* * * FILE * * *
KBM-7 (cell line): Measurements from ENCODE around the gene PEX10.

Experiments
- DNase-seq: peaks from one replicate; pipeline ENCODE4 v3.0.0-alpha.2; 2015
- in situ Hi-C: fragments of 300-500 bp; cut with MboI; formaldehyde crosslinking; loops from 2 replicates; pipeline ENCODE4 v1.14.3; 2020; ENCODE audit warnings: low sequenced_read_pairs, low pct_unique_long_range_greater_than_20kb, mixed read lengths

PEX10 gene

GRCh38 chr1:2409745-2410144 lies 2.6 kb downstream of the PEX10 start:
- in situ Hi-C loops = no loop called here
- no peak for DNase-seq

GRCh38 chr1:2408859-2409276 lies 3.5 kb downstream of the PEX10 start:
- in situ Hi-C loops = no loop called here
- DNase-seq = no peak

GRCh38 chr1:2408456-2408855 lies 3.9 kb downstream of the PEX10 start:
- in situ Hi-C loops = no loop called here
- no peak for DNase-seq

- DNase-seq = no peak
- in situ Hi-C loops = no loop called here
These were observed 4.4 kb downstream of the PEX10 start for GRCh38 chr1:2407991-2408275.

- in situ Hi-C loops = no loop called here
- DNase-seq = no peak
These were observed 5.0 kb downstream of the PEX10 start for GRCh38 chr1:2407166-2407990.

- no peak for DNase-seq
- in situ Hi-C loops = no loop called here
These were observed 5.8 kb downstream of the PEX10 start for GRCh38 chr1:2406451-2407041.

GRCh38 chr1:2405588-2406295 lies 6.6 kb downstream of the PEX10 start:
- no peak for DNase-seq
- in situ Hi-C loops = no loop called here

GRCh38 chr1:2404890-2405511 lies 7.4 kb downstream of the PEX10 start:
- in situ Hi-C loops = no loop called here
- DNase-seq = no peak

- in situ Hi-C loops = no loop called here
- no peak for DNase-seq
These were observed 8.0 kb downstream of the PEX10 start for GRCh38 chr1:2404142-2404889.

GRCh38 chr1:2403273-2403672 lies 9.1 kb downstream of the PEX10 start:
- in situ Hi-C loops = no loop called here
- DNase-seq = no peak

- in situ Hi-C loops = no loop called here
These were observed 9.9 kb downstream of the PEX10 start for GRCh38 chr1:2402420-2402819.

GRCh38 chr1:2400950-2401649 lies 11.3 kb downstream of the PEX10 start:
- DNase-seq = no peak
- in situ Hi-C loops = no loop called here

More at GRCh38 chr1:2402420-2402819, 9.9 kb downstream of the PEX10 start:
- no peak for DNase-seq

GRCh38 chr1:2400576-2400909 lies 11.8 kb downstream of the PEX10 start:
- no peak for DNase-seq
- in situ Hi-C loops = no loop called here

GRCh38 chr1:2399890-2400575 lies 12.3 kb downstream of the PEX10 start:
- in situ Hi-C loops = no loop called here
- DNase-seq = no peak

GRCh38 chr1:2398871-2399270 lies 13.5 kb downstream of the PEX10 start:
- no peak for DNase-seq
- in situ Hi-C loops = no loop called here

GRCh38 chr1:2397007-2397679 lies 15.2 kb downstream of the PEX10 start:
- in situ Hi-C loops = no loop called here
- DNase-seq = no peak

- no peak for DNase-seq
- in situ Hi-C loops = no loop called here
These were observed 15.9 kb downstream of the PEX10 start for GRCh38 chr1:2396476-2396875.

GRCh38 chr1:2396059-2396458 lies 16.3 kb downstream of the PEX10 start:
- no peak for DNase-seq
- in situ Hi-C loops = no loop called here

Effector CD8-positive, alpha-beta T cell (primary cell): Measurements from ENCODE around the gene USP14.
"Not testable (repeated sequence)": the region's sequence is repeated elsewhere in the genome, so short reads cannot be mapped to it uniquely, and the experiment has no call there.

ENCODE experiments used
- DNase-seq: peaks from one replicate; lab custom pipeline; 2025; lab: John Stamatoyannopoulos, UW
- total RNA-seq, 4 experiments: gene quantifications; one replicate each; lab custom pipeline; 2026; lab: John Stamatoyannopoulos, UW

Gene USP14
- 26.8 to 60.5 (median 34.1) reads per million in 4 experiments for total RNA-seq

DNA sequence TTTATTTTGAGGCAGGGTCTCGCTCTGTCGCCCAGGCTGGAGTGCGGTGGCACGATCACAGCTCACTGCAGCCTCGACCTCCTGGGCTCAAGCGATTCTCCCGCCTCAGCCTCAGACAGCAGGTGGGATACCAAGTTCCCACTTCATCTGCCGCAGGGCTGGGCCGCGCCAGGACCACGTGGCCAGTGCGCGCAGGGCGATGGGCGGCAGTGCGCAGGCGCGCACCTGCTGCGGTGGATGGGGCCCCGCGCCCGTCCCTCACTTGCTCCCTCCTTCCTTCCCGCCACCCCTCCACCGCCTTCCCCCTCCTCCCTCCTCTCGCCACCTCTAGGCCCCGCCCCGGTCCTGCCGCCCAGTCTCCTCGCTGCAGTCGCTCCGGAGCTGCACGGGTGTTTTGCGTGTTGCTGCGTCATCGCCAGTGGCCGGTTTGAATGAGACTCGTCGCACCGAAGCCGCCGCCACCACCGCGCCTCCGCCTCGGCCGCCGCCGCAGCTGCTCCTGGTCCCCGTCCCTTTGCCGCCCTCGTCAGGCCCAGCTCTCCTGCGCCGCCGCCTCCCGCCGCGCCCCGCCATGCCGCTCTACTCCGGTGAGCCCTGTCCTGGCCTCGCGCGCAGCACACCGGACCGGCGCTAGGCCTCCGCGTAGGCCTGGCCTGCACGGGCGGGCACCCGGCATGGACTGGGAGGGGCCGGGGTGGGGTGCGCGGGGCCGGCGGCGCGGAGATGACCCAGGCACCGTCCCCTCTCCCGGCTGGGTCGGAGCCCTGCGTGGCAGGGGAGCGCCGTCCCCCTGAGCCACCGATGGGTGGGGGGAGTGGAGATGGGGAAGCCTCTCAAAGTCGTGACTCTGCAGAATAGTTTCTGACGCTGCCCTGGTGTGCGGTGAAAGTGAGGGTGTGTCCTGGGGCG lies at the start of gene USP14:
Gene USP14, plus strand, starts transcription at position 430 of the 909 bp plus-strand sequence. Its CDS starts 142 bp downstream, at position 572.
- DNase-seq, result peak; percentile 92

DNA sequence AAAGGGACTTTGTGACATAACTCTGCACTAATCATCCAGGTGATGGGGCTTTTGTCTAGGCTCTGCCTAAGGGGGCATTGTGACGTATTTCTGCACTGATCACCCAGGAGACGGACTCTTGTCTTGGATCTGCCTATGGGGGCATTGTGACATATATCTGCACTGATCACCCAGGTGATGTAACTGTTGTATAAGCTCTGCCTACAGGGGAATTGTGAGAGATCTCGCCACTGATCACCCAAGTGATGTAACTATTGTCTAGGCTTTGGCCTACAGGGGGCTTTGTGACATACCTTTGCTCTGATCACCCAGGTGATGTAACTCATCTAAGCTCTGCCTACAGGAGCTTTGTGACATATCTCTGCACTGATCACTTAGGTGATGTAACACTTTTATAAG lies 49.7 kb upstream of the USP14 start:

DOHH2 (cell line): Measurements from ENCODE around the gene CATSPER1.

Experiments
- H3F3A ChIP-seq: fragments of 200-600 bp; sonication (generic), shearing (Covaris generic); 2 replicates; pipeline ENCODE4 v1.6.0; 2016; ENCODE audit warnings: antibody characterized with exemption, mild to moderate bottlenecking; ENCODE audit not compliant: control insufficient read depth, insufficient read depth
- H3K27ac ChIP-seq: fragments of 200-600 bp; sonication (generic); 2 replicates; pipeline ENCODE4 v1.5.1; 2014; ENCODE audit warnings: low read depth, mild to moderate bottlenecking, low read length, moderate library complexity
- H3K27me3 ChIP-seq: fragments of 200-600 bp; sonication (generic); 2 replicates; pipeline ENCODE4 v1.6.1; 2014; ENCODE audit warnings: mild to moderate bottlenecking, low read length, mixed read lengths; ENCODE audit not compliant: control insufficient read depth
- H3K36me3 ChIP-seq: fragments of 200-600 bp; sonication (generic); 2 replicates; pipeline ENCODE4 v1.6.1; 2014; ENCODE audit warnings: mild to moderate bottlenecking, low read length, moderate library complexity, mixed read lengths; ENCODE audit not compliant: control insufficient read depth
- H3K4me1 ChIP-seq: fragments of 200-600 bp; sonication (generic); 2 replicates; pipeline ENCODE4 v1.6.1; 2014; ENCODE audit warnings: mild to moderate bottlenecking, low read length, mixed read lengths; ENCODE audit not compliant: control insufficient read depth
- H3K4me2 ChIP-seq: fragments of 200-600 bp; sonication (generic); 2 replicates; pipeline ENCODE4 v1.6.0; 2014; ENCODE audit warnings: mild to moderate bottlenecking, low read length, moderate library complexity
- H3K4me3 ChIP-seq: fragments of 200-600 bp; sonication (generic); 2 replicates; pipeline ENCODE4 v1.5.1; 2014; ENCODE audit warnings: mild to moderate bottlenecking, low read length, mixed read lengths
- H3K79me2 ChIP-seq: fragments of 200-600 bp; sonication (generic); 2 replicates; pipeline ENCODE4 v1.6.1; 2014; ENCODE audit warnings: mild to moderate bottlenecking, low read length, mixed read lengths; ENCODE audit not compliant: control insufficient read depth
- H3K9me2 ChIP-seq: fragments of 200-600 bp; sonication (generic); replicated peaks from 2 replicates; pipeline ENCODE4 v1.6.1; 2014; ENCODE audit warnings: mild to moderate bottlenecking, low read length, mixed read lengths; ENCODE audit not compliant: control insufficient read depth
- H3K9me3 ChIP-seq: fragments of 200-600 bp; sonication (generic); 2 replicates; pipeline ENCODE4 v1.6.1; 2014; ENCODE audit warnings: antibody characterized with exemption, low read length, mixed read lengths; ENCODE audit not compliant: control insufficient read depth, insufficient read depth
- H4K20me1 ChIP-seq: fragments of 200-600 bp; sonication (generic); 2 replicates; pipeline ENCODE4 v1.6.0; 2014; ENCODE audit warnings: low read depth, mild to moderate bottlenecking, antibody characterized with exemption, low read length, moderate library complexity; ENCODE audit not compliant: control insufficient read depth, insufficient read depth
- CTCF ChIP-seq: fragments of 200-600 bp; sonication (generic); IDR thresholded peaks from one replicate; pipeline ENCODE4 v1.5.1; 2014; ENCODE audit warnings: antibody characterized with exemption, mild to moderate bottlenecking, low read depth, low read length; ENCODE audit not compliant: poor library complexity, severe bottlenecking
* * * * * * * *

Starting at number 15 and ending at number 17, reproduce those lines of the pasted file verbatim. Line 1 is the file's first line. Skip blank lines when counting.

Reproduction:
- DNase-seq = no peak
- in situ Hi-C loops = no loop called here
These were observed 4.4 kb downstream of the PEX10 start for GRCh38 chr1:2407991-2408275.